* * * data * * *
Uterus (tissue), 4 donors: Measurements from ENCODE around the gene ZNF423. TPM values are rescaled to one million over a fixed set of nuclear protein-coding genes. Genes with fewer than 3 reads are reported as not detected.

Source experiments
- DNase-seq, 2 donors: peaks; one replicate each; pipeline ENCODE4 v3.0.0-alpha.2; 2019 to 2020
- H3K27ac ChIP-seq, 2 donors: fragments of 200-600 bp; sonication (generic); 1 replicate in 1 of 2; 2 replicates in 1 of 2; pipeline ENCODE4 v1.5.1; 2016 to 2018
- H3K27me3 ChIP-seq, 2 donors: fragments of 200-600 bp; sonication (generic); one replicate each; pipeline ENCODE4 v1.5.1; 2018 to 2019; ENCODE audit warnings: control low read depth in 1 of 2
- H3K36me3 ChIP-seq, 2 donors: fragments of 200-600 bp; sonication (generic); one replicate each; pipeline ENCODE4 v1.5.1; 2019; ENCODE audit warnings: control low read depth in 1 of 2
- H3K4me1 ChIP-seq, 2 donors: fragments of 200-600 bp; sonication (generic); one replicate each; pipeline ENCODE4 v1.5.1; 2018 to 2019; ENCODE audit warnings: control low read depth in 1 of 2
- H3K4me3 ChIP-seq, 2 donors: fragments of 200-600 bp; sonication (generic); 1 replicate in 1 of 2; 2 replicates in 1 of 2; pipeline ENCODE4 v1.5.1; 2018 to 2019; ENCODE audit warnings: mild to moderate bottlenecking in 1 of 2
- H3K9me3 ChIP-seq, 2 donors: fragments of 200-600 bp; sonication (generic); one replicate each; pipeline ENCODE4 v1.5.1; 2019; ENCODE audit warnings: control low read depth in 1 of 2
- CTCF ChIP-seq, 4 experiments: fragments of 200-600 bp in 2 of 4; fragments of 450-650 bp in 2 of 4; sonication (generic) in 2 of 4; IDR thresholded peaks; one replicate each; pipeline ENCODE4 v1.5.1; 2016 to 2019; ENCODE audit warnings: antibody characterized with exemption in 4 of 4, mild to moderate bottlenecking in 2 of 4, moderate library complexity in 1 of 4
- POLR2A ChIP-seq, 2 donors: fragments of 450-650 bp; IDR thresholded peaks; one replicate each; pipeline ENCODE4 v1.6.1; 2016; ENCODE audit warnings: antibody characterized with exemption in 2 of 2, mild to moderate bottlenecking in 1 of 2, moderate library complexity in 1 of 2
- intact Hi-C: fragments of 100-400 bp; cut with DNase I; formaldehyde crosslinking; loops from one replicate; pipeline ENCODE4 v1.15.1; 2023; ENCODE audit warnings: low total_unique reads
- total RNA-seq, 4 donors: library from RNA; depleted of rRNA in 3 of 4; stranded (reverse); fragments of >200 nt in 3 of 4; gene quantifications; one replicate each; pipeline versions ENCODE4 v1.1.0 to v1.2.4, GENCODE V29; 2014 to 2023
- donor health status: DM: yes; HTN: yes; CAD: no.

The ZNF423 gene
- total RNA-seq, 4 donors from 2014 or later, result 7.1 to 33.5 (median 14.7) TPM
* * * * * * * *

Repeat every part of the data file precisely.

Uterus (tissue), 4 donors: Measurements from ENCODE around the gene ZNF423. TPM values are rescaled to one million over a fixed set of nuclear protein-coding genes. Genes with fewer than 3 reads are reported as not detected.

Source experiments
- DNase-seq, 2 donors: peaks; one replicate each; pipeline ENCODE4 v3.0.0-alpha.2; 2019 to 2020
- H3K27ac ChIP-seq, 2 donors: fragments of 200-600 bp; sonication (generic); 1 replicate in 1 of 2; 2 replicates in 1 of 2; pipeline ENCODE4 v1.5.1; 2016 to 2018
- H3K27me3 ChIP-seq, 2 donors: fragments of 200-600 bp; sonication (generic); one replicate each; pipeline ENCODE4 v1.5.1; 2018 to 2019; ENCODE audit warnings: control low read depth in 1 of 2
- H3K36me3 ChIP-seq, 2 donors: fragments of 200-600 bp; sonication (generic); one replicate each; pipeline ENCODE4 v1.5.1; 2019; ENCODE audit warnings: control low read depth in 1 of 2
- H3K4me1 ChIP-seq, 2 donors: fragments of 200-600 bp; sonication (generic); one replicate each; pipeline ENCODE4 v1.5.1; 2018 to 2019; ENCODE audit warnings: control low read depth in 1 of 2
- H3K4me3 ChIP-seq, 2 donors: fragments of 200-600 bp; sonication (generic); 1 replicate in 1 of 2; 2 replicates in 1 of 2; pipeline ENCODE4 v1.5.1; 2018 to 2019; ENCODE audit warnings: mild to moderate bottlenecking in 1 of 2
- H3K9me3 ChIP-seq, 2 donors: fragments of 200-600 bp; sonication (generic); one replicate each; pipeline ENCODE4 v1.5.1; 2019; ENCODE audit warnings: control low read depth in 1 of 2
- CTCF ChIP-seq, 4 experiments: fragments of 200-600 bp in 2 of 4; fragments of 450-650 bp in 2 of 4; sonication (generic) in 2 of 4; IDR thresholded peaks; one replicate each; pipeline ENCODE4 v1.5.1; 2016 to 2019; ENCODE audit warnings: antibody characterized with exemption in 4 of 4, mild to moderate bottlenecking in 2 of 4, moderate library complexity in 1 of 4
- POLR2A ChIP-seq, 2 donors: fragments of 450-650 bp; IDR thresholded peaks; one replicate each; pipeline ENCODE4 v1.6.1; 2016; ENCODE audit warnings: antibody characterized with exemption in 2 of 2, mild to moderate bottlenecking in 1 of 2, moderate library complexity in 1 of 2
- intact Hi-C: fragments of 100-400 bp; cut with DNase I; formaldehyde crosslinking; loops from one replicate; pipeline ENCODE4 v1.15.1; 2023; ENCODE audit warnings: low total_unique reads
- total RNA-seq, 4 donors: library from RNA; depleted of rRNA in 3 of 4; stranded (reverse); fragments of >200 nt in 3 of 4; gene quantifications; one replicate each; pipeline versions ENCODE4 v1.1.0 to v1.2.4, GENCODE V29; 2014 to 2023
- donor health status: DM: yes; HTN: yes; CAD: no.

The ZNF423 gene
- total RNA-seq, 4 donors from 2014 or later, result 7.1 to 33.5 (median 14.7) TPM